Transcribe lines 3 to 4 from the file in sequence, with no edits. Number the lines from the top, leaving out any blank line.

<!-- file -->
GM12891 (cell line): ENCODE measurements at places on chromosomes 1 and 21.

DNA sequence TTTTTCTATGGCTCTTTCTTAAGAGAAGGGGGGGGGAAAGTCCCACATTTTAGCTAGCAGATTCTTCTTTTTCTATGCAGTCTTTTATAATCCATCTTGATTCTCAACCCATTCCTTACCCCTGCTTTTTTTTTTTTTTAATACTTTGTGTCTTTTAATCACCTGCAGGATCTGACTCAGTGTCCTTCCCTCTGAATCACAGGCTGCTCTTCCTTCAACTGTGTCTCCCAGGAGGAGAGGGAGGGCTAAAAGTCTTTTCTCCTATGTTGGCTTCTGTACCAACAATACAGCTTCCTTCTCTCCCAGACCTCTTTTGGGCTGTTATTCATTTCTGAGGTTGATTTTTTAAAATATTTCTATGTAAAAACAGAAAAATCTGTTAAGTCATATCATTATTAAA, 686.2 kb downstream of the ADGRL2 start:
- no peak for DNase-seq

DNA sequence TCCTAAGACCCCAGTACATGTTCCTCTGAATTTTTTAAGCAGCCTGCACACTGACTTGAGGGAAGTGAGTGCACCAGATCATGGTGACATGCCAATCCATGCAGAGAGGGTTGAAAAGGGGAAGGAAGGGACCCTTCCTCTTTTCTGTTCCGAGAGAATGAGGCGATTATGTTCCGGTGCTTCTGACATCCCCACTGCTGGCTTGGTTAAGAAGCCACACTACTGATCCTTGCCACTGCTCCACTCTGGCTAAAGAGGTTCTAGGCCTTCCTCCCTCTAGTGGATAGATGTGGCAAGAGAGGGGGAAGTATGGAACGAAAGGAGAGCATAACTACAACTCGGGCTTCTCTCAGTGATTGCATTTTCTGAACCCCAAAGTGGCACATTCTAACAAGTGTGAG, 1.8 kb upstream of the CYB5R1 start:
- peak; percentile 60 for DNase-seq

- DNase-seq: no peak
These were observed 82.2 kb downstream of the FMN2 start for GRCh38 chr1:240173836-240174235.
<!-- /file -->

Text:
- no peak for DNase-seq

DNA sequence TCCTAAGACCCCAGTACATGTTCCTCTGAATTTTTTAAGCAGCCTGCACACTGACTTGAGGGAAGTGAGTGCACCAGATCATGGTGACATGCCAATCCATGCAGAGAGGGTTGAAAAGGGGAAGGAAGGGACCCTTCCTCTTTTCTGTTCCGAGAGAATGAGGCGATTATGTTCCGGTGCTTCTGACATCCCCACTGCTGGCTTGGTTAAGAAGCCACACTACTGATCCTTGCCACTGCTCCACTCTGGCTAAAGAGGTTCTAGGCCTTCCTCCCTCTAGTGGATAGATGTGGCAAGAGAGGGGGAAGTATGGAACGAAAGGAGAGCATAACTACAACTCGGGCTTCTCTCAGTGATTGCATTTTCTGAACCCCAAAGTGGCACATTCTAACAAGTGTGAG, 1.8 kb upstream of the CYB5R1 start: